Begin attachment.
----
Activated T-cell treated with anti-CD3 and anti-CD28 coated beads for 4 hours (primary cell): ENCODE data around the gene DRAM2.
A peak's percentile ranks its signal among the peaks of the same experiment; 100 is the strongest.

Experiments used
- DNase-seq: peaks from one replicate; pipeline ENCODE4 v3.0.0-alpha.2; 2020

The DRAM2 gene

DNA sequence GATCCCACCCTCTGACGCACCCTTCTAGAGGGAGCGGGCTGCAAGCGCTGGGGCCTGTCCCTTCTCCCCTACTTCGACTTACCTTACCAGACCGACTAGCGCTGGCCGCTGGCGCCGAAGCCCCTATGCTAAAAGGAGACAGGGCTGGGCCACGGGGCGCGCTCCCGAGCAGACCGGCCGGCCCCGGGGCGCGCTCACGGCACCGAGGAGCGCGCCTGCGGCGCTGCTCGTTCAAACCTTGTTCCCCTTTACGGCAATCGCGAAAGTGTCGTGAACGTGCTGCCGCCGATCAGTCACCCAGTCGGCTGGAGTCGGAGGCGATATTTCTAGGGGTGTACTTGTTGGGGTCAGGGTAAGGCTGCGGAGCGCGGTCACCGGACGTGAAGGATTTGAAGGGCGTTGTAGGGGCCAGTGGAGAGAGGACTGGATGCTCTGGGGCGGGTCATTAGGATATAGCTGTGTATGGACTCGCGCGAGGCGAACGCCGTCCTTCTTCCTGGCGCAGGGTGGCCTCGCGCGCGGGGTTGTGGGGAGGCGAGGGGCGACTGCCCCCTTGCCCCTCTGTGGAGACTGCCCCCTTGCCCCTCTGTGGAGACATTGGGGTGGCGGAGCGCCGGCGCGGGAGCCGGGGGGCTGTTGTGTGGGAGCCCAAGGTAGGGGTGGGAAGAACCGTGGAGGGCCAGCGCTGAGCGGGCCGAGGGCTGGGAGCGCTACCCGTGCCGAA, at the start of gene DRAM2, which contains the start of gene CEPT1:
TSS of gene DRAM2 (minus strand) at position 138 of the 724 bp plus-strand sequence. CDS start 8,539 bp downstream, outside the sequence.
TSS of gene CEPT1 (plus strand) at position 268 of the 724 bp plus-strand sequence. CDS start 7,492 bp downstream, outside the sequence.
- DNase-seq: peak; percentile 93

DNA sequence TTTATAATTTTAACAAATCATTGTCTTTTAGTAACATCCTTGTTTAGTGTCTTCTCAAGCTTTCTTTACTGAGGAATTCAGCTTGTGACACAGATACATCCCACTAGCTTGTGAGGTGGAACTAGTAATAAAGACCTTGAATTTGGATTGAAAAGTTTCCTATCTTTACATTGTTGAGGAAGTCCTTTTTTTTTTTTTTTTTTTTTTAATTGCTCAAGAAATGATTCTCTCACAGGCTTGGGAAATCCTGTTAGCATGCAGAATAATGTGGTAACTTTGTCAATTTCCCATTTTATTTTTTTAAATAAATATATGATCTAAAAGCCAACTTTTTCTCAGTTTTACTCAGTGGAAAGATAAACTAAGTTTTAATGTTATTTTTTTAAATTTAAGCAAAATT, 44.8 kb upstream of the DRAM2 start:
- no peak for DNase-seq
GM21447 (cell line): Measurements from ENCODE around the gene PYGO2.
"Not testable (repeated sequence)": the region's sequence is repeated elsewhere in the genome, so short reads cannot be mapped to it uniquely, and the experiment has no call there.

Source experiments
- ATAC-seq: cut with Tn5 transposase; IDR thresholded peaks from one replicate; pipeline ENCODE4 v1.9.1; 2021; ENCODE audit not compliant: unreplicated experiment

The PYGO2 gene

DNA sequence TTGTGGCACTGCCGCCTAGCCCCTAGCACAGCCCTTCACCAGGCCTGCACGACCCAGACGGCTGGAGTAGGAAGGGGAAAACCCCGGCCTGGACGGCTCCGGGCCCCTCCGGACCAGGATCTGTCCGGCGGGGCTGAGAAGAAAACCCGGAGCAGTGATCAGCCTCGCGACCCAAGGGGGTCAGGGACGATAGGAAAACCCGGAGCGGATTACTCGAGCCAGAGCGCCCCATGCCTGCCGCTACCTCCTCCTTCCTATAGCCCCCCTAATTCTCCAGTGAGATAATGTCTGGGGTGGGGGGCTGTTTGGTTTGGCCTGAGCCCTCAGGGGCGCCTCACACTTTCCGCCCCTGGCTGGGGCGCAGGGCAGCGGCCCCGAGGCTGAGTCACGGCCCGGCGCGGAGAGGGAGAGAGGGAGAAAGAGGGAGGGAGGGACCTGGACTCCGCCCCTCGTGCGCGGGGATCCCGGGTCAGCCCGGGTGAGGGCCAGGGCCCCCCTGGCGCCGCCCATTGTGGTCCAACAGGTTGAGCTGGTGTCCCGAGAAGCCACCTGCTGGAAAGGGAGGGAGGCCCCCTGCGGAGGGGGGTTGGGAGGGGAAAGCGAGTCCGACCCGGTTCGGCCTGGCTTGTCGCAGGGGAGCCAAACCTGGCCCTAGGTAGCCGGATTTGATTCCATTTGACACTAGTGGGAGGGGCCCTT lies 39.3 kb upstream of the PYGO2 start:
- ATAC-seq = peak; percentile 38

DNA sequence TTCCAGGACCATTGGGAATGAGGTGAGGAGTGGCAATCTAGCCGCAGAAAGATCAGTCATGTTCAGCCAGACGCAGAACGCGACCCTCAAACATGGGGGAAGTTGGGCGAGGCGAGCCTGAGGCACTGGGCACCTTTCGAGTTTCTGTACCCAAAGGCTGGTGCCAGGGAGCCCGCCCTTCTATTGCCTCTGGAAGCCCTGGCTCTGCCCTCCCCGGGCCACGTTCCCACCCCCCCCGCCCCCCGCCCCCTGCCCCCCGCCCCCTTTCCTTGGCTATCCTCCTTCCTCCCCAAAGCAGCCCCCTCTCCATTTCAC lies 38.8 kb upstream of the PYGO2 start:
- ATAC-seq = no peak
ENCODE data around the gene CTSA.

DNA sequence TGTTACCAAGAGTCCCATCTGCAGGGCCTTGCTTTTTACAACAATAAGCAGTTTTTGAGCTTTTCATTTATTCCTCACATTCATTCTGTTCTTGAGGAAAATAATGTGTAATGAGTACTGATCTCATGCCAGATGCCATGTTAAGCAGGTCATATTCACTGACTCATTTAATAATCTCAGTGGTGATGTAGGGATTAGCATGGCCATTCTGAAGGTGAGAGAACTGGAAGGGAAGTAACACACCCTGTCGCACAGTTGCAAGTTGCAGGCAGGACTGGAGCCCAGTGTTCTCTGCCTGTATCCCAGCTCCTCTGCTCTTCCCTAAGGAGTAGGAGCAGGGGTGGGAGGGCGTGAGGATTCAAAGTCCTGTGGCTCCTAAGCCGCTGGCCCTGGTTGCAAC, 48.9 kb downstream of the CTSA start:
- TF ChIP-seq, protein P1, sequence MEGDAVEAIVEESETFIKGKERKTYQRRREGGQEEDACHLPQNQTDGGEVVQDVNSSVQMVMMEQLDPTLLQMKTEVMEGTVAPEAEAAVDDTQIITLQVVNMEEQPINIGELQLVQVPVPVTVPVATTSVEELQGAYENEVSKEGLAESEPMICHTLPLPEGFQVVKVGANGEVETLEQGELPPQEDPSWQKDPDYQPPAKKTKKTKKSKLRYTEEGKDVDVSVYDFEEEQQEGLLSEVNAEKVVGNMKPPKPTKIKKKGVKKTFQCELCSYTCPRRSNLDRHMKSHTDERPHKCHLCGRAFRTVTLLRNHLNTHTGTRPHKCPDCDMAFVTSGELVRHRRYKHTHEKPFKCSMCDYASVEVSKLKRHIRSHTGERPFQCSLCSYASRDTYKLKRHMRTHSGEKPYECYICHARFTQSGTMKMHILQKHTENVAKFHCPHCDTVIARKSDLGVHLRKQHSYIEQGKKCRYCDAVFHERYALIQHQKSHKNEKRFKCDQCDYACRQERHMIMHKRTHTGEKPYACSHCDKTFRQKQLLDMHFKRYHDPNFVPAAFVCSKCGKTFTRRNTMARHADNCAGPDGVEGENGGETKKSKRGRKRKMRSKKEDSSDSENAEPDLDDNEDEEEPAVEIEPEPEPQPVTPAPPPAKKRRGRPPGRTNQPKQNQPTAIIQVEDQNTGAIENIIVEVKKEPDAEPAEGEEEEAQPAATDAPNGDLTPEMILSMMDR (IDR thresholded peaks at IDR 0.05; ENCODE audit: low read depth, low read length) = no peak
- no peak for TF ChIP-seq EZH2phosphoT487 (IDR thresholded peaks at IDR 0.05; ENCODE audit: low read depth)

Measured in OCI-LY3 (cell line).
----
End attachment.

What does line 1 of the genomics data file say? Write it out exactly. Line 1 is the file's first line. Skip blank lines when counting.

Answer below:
Activated T-cell treated with anti-CD3 and anti-CD28 coated beads for 4 hours (primary cell): ENCODE data around the gene DRAM2.